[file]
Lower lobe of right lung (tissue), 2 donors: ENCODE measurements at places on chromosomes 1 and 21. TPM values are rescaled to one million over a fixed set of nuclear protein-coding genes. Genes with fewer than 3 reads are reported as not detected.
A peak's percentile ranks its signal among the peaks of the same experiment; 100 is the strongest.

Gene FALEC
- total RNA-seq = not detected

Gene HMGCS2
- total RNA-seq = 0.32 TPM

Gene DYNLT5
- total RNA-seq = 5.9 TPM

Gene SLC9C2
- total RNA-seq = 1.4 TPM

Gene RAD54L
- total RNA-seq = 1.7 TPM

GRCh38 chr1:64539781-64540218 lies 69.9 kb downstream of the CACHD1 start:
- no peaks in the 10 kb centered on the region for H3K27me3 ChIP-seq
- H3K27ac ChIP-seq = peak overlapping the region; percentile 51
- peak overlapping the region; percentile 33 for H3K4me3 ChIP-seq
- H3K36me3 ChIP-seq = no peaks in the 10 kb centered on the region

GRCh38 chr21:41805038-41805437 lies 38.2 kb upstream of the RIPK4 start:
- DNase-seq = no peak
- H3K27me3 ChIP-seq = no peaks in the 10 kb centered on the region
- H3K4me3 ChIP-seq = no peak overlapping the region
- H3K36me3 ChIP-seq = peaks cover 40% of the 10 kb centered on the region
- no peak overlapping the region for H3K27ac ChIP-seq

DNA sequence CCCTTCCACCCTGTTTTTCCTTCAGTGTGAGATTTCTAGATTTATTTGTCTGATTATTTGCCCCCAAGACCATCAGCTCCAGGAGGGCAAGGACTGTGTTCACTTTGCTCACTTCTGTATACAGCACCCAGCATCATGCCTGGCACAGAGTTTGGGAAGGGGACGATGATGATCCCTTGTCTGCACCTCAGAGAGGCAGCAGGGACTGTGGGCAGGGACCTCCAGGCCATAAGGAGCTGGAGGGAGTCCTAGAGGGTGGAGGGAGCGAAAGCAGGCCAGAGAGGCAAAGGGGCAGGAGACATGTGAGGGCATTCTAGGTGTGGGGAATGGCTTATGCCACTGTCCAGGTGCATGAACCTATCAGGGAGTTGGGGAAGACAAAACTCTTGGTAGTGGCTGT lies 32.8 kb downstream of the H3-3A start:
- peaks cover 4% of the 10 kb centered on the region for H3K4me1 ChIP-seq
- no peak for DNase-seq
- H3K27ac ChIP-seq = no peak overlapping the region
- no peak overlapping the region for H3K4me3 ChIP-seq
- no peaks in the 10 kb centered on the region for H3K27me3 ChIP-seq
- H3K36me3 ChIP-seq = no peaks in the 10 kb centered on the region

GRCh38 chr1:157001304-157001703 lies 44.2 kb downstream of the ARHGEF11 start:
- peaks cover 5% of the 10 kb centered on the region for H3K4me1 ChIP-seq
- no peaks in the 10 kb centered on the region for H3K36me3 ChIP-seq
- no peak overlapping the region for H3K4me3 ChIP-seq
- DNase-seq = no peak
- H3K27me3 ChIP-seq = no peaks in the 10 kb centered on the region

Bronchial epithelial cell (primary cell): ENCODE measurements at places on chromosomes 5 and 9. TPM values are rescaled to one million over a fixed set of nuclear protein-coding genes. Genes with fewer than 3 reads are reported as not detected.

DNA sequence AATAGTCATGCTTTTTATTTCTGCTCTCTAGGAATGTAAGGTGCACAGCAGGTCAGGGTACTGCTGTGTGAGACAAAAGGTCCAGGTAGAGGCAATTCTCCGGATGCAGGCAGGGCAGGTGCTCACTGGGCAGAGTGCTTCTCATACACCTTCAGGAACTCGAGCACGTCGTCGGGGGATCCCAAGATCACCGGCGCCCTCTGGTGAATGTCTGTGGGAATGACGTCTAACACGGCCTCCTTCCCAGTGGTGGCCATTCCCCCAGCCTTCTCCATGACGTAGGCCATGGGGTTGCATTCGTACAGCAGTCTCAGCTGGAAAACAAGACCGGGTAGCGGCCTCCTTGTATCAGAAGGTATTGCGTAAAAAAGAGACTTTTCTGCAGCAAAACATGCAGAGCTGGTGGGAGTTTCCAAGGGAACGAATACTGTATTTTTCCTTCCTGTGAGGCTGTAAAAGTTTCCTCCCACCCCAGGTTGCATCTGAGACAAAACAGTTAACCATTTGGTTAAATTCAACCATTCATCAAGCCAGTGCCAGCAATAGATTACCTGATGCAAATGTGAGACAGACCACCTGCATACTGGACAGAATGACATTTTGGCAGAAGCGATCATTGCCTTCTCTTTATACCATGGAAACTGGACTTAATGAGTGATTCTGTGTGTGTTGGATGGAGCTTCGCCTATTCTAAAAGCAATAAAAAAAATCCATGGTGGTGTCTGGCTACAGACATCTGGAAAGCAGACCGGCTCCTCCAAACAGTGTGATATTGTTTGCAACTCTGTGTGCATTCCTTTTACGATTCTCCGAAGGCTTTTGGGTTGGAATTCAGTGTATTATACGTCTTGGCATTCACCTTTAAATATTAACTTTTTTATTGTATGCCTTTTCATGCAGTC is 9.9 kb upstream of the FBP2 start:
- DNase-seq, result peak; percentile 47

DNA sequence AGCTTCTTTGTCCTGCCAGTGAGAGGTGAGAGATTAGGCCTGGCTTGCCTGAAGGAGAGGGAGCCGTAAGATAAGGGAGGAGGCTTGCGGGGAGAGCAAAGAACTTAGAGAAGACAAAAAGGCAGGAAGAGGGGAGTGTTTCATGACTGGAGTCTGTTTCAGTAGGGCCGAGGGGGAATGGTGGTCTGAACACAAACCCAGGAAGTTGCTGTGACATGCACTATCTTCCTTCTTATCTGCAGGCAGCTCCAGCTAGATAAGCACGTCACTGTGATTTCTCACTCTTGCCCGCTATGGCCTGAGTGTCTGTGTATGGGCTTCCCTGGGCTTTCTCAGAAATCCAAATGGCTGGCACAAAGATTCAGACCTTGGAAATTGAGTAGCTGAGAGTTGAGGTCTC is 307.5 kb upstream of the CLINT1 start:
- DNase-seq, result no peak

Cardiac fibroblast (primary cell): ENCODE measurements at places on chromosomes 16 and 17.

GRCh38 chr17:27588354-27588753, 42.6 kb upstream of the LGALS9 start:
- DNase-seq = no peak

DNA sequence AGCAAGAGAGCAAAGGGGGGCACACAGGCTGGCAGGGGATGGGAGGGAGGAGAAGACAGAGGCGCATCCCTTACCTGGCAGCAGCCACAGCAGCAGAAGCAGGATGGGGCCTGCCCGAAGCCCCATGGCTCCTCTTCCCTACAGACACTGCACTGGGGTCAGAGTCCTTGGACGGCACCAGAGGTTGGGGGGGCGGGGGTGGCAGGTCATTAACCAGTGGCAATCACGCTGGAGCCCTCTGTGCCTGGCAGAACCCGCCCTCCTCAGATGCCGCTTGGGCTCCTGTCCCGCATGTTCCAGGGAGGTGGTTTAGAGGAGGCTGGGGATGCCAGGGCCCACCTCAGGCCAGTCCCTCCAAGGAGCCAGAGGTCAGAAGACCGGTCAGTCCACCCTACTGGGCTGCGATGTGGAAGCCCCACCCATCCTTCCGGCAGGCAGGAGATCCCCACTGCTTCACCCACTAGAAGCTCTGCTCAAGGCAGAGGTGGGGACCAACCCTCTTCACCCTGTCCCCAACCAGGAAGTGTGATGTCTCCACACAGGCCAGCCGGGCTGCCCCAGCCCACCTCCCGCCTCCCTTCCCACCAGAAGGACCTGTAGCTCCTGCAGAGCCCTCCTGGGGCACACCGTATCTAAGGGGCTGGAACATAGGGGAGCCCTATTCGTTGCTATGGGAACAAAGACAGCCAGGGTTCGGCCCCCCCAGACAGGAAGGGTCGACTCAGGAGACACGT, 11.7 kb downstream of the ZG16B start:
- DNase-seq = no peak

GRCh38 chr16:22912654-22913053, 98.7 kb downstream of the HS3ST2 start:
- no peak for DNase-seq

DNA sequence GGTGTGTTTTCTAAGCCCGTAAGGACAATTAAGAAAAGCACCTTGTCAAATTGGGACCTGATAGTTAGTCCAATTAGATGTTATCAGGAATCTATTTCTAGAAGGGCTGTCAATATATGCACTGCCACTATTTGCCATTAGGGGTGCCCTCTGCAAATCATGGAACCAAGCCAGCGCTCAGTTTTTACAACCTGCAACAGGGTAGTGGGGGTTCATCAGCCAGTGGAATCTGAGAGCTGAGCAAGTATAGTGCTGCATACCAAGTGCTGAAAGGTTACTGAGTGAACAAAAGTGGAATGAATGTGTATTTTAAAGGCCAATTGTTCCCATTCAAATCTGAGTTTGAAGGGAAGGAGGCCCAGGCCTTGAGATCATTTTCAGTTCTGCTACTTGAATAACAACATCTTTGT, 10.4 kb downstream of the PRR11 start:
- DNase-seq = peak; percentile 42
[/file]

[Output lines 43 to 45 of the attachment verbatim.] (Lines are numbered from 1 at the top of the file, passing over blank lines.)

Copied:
GRCh38 chr17:27588354-27588753, 42.6 kb upstream of the LGALS9 start:
- DNase-seq = no peak

DNA sequence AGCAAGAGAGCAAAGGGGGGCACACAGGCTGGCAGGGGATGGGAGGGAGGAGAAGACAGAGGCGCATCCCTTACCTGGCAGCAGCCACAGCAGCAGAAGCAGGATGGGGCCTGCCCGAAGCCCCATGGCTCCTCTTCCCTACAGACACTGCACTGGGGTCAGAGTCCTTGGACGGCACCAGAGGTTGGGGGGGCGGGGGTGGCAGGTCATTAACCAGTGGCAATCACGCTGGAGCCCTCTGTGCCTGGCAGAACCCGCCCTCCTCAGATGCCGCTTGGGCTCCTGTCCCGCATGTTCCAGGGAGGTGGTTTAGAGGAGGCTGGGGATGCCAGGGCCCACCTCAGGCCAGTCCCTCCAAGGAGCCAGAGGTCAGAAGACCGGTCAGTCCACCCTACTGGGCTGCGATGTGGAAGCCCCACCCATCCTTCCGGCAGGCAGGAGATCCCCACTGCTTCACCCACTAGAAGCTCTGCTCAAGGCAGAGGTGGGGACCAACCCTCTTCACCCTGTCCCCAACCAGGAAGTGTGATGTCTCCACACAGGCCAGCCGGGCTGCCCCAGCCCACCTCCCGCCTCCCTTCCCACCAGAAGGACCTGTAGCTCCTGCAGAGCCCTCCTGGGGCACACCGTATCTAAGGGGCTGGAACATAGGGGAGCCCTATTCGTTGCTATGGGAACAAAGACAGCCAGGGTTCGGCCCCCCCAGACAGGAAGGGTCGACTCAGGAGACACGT, 11.7 kb downstream of the ZG16B start: